In terms of a look-ahead to Saturday, Kansas certainly possesses the perimeter and wing defenders to make Villanova uncomfortable. As a point of comparison, Oklahoma — which is not as good as Kansas — torched Villanova during the regular season. Yes, it must be noted that the Sooners thrashed the Wildcats in late 2015, not three months into 2016. Villanova has grown and developed, using that loss as a teaching tool. Nevertheless, Kansas can defend the perimeter, so the good shot mix Ryan Arcidiacono referred to in Michael Grant’s story will have to come to the forefront for the Wildcats.
The two West Regional games in Anaheim had the feel of glorified pick-up games. Lots of freewheeling action and quick shots dominated the proceedings, especially in the second halves. Oklahoma and Texas A&M played a game largely devoid of structure and contained, crisp actions. Sooners-Aggies spilled all over the place, and Oklahoma had the roster much more suited to that type of game. The quicker and more powerful Sooners were able to play this game above the rim at times, while Texas A&M’s big men — playing at a higher weight class in a non-SEC, non-Kentucky game — looked utterly out of their element.
Saturday, Oklahoma cannot expect Oregon to back down the way Texas A&M did. The Sooners began their game against A&M as tight as a drum. They were paralyzed in the process of falling behind, 13-6, in the game’s first several minutes. As soon as a few shots started falling, though, OU relaxed. That’s consistent with everything this team has done — and how it has done it — all year.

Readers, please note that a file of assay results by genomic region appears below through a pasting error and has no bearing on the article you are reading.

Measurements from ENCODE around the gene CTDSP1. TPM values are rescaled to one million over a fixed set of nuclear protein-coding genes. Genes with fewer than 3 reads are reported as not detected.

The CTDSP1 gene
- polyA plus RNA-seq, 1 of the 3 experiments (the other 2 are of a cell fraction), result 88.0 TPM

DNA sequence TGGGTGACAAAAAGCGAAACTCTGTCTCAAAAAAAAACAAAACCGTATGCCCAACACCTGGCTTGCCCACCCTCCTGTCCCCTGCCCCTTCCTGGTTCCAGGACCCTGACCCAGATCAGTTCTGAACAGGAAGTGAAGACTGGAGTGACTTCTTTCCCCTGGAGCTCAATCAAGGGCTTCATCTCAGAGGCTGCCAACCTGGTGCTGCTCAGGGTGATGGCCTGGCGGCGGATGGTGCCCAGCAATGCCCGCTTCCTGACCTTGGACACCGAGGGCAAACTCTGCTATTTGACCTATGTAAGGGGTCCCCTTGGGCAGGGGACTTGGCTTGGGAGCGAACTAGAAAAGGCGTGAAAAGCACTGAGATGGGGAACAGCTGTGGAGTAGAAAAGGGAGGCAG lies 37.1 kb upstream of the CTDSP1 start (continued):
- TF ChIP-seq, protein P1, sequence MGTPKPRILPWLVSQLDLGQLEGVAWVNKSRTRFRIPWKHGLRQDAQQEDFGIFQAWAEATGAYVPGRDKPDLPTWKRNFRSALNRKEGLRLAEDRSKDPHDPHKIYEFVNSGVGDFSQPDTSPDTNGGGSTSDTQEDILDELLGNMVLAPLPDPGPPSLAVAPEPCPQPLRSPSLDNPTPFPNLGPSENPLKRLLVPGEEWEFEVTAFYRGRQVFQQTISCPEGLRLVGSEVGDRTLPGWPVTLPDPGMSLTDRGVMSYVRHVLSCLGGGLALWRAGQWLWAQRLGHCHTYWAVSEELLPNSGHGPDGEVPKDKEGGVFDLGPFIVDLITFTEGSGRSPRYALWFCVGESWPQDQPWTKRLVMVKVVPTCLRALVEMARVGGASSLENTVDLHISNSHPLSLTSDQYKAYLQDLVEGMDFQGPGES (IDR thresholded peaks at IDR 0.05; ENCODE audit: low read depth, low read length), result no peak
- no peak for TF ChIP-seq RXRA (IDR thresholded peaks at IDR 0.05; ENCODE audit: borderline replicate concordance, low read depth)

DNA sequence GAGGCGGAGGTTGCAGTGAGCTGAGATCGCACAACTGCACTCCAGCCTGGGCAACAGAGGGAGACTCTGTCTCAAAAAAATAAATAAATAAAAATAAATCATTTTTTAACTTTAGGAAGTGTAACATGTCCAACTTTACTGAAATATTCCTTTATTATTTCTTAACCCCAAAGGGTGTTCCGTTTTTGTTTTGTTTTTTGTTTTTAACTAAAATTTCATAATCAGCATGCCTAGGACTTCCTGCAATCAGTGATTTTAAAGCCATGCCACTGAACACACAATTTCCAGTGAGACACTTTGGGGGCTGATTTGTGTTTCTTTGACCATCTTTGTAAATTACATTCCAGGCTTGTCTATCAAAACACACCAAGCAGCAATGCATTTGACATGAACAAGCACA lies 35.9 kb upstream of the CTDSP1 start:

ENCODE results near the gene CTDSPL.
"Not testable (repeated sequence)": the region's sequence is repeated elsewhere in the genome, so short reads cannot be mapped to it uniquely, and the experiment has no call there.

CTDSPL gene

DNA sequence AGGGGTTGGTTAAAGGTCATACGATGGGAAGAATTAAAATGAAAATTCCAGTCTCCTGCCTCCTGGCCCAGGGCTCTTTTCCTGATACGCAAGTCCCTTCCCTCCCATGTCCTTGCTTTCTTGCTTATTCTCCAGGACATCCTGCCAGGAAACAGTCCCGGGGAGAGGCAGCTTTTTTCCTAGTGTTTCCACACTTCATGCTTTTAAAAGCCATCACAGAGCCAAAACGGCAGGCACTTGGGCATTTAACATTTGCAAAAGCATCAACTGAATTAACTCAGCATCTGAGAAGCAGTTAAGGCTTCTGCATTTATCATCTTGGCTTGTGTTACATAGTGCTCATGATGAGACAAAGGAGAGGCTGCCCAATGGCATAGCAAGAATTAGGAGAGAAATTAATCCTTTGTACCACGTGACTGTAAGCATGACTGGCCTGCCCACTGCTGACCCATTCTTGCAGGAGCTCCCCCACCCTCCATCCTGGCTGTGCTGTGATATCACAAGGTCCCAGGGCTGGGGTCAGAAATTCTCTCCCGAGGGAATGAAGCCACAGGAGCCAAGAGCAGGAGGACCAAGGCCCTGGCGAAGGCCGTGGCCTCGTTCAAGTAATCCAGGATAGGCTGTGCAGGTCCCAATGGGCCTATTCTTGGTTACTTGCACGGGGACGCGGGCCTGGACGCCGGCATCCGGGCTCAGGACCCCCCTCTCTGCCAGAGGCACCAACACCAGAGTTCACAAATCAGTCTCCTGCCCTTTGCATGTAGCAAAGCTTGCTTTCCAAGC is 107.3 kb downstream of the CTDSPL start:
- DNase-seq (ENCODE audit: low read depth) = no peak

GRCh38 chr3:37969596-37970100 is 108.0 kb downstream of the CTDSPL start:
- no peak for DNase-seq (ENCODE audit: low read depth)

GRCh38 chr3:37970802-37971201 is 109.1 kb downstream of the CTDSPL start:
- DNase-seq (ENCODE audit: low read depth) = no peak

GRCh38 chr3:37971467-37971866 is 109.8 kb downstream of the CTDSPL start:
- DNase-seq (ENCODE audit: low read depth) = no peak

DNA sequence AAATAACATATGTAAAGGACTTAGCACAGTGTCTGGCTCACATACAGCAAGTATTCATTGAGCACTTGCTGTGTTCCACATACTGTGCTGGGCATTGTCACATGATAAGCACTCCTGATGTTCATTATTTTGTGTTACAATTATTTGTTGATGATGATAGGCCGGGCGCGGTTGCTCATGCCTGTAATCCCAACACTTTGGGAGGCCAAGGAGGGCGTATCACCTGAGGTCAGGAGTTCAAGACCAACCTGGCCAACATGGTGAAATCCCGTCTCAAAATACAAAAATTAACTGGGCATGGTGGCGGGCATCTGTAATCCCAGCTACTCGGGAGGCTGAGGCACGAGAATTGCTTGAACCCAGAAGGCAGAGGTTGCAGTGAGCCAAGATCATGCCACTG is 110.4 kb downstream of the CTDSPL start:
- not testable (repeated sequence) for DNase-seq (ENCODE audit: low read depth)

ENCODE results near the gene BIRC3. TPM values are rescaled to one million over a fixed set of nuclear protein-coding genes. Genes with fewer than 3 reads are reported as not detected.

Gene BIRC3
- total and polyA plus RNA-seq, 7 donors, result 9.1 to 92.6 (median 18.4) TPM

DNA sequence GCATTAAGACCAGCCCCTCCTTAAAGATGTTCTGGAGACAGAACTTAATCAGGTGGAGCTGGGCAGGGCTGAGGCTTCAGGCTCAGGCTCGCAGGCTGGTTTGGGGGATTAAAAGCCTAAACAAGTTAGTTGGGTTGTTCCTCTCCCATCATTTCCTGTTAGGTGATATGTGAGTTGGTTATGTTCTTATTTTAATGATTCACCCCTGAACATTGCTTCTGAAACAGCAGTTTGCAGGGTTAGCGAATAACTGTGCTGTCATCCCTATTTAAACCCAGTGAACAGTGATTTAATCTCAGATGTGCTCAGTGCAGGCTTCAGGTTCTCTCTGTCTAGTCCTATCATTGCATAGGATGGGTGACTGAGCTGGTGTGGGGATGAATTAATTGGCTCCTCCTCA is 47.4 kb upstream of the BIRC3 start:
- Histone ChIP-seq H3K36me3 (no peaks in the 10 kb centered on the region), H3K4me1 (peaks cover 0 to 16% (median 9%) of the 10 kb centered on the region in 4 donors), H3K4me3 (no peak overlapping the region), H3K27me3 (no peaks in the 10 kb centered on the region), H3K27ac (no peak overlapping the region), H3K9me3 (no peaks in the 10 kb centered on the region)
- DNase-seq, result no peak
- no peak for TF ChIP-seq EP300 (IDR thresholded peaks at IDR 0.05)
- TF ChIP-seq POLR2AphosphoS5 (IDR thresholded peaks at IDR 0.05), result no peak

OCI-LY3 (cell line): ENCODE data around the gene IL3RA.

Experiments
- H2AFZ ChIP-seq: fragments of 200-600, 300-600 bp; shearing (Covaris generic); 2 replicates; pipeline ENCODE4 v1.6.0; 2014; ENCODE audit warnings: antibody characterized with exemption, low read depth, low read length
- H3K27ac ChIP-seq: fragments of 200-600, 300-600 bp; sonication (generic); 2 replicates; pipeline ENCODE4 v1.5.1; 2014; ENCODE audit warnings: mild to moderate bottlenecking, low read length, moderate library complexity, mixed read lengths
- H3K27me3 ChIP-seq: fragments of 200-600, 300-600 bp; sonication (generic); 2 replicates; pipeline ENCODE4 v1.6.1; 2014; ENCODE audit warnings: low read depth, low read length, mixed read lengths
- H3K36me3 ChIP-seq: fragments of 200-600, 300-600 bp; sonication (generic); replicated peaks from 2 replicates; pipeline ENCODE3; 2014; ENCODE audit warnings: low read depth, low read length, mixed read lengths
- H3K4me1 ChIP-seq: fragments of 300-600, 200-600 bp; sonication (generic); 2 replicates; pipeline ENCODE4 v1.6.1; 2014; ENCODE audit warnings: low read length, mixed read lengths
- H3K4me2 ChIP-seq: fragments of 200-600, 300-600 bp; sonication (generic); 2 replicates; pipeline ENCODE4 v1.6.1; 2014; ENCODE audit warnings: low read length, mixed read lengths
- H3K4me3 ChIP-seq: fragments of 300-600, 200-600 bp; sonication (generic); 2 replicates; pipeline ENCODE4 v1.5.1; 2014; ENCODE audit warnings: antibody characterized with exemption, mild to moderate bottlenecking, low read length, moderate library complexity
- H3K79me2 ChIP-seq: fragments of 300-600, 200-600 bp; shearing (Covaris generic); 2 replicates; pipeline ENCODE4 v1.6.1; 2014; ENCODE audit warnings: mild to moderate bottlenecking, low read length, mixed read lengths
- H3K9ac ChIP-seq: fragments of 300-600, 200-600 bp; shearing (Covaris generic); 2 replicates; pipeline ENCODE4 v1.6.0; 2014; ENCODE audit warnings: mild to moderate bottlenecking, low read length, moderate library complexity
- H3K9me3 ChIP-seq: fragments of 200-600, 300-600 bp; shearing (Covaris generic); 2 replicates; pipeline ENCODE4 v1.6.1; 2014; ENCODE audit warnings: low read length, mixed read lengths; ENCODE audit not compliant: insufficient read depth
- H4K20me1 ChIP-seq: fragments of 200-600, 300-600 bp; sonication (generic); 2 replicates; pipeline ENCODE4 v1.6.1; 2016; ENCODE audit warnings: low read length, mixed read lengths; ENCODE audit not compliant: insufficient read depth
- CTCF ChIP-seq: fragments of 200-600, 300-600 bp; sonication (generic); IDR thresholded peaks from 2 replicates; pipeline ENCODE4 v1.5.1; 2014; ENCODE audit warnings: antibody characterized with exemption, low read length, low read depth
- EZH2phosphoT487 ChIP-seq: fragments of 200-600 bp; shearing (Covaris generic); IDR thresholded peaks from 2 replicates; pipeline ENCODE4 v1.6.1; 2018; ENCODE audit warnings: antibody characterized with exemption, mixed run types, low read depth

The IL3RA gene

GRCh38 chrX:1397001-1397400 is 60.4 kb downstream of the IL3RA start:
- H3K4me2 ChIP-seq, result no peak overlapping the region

Oklahoma and Oregon should play a close game, but one can envision a scenario in which one team gets on a roll while the other goes cold… and a 20-point halftime margin will emerge. One of the key parts of multi-stage advancement in the NCAA tournament is for certain players to step up when others aren’t at their best. Oklahoma is receiving that kind of complementarity from its roster.
In the round of 32 last Sunday, Buddy Hield carried Oklahoma in the second half. Against A&M, Hield was merely decent, but his shot didn’t regularly fall (6 of 13, 2 of 7 on 3-pointers). Jordan Woodard (8 of 11, 5 of 6 on 3-pointers) became the Sooners’ hot hand from the perimeter. Saturday, Hield or Isaiah Cousins (1 of 8 against A&M) will almost certainly need to go off. Woodard obviously hopes to shoot well, but in an event which consists of three two-game tournaments at three separate sites, it’s not often that you’ll see the same players flourish on Thursday and Saturday, or on Friday and Sunday. The teams that advance to Final Fours and win national titles are the ones that have some players emerge in game one of a weekend, and others in game two. Everyone does just enough to carry the whole operation forward, but if certain contributors aren’t at their best in one of the two games on a weekend, they rise up in the other game to balance everything out.
For Oregon, Dillon Brooks (4 of 9 on 3-pointers, 22 points) was a stud against Duke, while Tyler Dorsey (2 of 9 from the field) struggled on a 7-point night. Dorsey is therefore the player who needs to go off for the Ducks. Keep note of this game one-game two tension point when OU faces UO to start the Elite Eight Saturday evening.